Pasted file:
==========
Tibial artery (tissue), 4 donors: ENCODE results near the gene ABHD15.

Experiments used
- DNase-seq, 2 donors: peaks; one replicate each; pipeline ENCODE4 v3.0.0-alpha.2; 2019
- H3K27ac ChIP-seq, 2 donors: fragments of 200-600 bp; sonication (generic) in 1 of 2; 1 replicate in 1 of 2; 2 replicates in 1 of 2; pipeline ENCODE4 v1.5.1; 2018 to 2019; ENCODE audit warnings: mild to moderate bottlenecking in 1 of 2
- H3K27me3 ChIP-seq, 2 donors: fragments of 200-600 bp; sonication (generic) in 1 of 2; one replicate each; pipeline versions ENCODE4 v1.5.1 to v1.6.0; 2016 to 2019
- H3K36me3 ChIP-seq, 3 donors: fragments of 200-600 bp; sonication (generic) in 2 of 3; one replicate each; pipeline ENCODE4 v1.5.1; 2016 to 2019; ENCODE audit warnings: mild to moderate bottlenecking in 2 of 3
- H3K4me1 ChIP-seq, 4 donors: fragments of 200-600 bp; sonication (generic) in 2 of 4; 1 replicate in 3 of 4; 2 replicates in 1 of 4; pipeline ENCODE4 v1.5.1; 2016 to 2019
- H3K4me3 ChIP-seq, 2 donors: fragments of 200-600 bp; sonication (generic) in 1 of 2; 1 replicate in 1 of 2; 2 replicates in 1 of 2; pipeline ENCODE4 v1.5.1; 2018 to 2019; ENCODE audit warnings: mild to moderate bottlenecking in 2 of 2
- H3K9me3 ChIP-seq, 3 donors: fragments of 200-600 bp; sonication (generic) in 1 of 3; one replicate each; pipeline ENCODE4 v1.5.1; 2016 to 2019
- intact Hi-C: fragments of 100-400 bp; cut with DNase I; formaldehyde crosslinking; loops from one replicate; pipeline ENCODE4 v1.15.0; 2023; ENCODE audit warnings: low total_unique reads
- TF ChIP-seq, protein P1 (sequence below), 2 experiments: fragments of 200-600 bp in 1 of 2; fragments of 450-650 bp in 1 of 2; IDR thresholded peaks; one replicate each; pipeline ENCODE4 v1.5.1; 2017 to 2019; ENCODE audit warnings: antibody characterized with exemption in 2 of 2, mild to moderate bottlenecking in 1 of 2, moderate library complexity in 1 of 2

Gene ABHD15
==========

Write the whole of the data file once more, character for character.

Tibial artery (tissue), 4 donors: ENCODE results near the gene ABHD15.

Experiments used
- DNase-seq, 2 donors: peaks; one replicate each; pipeline ENCODE4 v3.0.0-alpha.2; 2019
- H3K27ac ChIP-seq, 2 donors: fragments of 200-600 bp; sonication (generic) in 1 of 2; 1 replicate in 1 of 2; 2 replicates in 1 of 2; pipeline ENCODE4 v1.5.1; 2018 to 2019; ENCODE audit warnings: mild to moderate bottlenecking in 1 of 2
- H3K27me3 ChIP-seq, 2 donors: fragments of 200-600 bp; sonication (generic) in 1 of 2; one replicate each; pipeline versions ENCODE4 v1.5.1 to v1.6.0; 2016 to 2019
- H3K36me3 ChIP-seq, 3 donors: fragments of 200-600 bp; sonication (generic) in 2 of 3; one replicate each; pipeline ENCODE4 v1.5.1; 2016 to 2019; ENCODE audit warnings: mild to moderate bottlenecking in 2 of 3
- H3K4me1 ChIP-seq, 4 donors: fragments of 200-600 bp; sonication (generic) in 2 of 4; 1 replicate in 3 of 4; 2 replicates in 1 of 4; pipeline ENCODE4 v1.5.1; 2016 to 2019
- H3K4me3 ChIP-seq, 2 donors: fragments of 200-600 bp; sonication (generic) in 1 of 2; 1 replicate in 1 of 2; 2 replicates in 1 of 2; pipeline ENCODE4 v1.5.1; 2018 to 2019; ENCODE audit warnings: mild to moderate bottlenecking in 2 of 2
- H3K9me3 ChIP-seq, 3 donors: fragments of 200-600 bp; sonication (generic) in 1 of 3; one replicate each; pipeline ENCODE4 v1.5.1; 2016 to 2019
- intact Hi-C: fragments of 100-400 bp; cut with DNase I; formaldehyde crosslinking; loops from one replicate; pipeline ENCODE4 v1.15.0; 2023; ENCODE audit warnings: low total_unique reads
- TF ChIP-seq, protein P1 (sequence below), 2 experiments: fragments of 200-600 bp in 1 of 2; fragments of 450-650 bp in 1 of 2; IDR thresholded peaks; one replicate each; pipeline ENCODE4 v1.5.1; 2017 to 2019; ENCODE audit warnings: antibody characterized with exemption in 2 of 2, mild to moderate bottlenecking in 1 of 2, moderate library complexity in 1 of 2

Gene ABHD15